"How can we actually break in? Because we are going up against some very large incumbents," wondered Paul Jacobs, CEO of wireless technology startup XCOM-Labs, during a virtual event hosted by the Open RAN Policy Coalition.
Jacobs – formerly the CEO of wireless technology giant Qualcomm and the son of that company's founder – said that open RAN technology is helping to break open opportunities for smaller companies like XCOM-Labs. That's the startup Jacobs and other top Qualcomm executives founded in 2018 after they left the silicon vendor.
And Jacobs isn't the only wireless entrepreneur hoping that open RAN will open up doors into the industry for smaller, upstart vendors.
Opportunities opening up
Open RAN "opens up this entire ecosystem," argued Tim O'Shea, CTO of startup DeepSig. The company is using technologies like artificial intelligence and machine learning to improve radio signal processing in 5G networks. O'Shea said that DeepSig is developing very specialized software, software he believes the company will be able to plug into future 5G networks thanks to the modular structure of open RAN technology.
Similarly, Pivotal Commware CEO Brian Deutsch said that open RAN has given his company a better chance to make an impact. He said the company was often sidelined at the 3GPP, the standards organization charged with developing 5G specifications, because "entrenched interests" were not interested in its technology. But he said Pivotal Commware was welcomed into the open RAN ecosystem, thus creating more opportunities for the startup. "That's what O-RAN has meant to us," he said.
"Smaller participants can be a part of that," agreed Eric Stonestrom, CEO of Airspan Networks. His company provides hardware and software for 5G networks, and is one of the key suppliers to Japan's Rakuten, an early supporter of open RAN technologies. "It is a really exciting time for new startups."
Thus, the message of the Open RAN Policy Coalition – launched last year – was difficult to miss: Open RAN technology helps to foster innovation within the wireless industry. The technology promises to break networks up into their discrete components, thereby allowing network operators to mix and match gear from a variety of vendors. That's a decided change from most radio access network (RAN) designs today, which are typically supplied by one single vendor.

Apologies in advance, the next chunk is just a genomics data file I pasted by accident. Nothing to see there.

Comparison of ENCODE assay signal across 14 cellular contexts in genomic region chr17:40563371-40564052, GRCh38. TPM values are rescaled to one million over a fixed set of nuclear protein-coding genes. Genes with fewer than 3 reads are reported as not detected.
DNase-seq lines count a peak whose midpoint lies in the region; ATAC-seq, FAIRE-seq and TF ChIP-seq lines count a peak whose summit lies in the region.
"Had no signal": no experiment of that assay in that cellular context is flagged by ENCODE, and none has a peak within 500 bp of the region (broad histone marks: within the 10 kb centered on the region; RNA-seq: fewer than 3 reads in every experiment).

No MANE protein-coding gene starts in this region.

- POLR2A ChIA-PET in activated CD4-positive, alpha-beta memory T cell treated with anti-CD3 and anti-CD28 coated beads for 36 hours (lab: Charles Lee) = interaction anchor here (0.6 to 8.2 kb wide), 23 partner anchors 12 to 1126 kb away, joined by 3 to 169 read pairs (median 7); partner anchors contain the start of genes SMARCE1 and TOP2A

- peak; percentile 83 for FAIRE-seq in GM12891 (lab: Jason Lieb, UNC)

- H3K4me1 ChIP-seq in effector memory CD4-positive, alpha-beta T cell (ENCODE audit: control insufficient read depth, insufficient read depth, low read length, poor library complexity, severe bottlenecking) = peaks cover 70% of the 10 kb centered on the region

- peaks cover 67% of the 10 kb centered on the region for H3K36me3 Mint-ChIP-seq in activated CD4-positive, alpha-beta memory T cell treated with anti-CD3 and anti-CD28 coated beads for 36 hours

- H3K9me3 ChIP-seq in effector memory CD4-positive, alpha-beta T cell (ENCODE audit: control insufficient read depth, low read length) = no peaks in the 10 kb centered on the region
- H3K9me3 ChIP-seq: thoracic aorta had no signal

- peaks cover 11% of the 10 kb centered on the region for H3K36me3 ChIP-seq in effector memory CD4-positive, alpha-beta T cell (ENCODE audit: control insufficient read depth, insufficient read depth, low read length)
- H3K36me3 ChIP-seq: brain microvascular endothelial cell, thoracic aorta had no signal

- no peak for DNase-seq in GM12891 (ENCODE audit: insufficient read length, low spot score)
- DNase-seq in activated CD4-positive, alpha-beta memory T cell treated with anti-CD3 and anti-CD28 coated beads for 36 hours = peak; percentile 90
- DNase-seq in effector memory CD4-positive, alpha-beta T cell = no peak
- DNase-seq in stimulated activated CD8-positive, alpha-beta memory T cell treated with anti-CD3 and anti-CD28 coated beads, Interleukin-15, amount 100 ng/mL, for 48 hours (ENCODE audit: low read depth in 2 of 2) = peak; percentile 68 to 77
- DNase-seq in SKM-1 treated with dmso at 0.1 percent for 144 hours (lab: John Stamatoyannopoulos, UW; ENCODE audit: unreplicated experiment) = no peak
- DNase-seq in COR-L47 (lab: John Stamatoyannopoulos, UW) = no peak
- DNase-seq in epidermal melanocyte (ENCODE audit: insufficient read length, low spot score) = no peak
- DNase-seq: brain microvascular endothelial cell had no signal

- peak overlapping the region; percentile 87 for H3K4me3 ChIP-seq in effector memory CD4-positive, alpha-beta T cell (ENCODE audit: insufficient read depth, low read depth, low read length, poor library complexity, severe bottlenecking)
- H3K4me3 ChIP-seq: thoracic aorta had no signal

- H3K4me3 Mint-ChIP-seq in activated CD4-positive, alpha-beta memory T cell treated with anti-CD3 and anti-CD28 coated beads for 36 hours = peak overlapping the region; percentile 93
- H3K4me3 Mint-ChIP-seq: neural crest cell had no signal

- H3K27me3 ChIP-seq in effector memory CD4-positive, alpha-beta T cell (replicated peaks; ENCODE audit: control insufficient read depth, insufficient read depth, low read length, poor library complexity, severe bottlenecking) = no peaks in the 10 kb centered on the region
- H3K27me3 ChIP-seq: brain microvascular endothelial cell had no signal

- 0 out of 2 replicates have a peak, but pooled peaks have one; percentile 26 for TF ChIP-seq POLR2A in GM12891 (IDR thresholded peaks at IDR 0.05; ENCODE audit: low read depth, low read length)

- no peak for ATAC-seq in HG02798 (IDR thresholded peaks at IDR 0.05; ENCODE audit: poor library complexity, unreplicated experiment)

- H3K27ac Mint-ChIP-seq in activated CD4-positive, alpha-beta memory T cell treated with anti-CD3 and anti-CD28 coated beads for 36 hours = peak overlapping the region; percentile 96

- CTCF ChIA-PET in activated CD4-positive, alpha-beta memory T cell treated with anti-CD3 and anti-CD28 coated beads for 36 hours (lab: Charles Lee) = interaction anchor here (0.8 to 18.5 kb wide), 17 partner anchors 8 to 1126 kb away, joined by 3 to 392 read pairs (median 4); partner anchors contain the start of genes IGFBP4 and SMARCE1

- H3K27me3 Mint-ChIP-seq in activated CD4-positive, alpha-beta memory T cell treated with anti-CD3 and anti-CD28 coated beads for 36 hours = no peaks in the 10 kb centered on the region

The Open RAN Policy Coalition lists a wide range of members including Verizon, Dish Network, Google and Samsung. And the group's mission is clear: To get US legislators to promote open RAN technologies, whether that's through encouraging the purchase of open RAN equipment, funding open RAN research, or otherwise greasing the wheels of policy.
Speakers during the group's virtual event helped to underscore the notion that open RAN technology can help startups, particularly US-based startups.
"US companies need to play a significant role," argued Ray Dolan of Cohere Technologies, another wireless technology startup hoping to catch a ride on the coattails of open RAN.
According to Stonestrom of Airspan Networks, open RAN could help open up the industry to vendors beyond those in the "Nordic alliance." That's a reference to Sweden's Ericsson and Finland's Nokia, two of the world's biggest suppliers of 5G equipment today. He suggested that the wireless industry is on the cusp of a revolution similar to the early days of the PC when a proliferation of vendors helped drive down prices and create new inventions.
"Telecom is actually cool again," agreed Deutsch of Pivotal Commware. He said venture capitalists and other financiers are increasingly entering the industry, partly due to the opportunities around open RAN.
"Ready or not, here we come," he said of open RAN-powered startups like Pivotal Commware.
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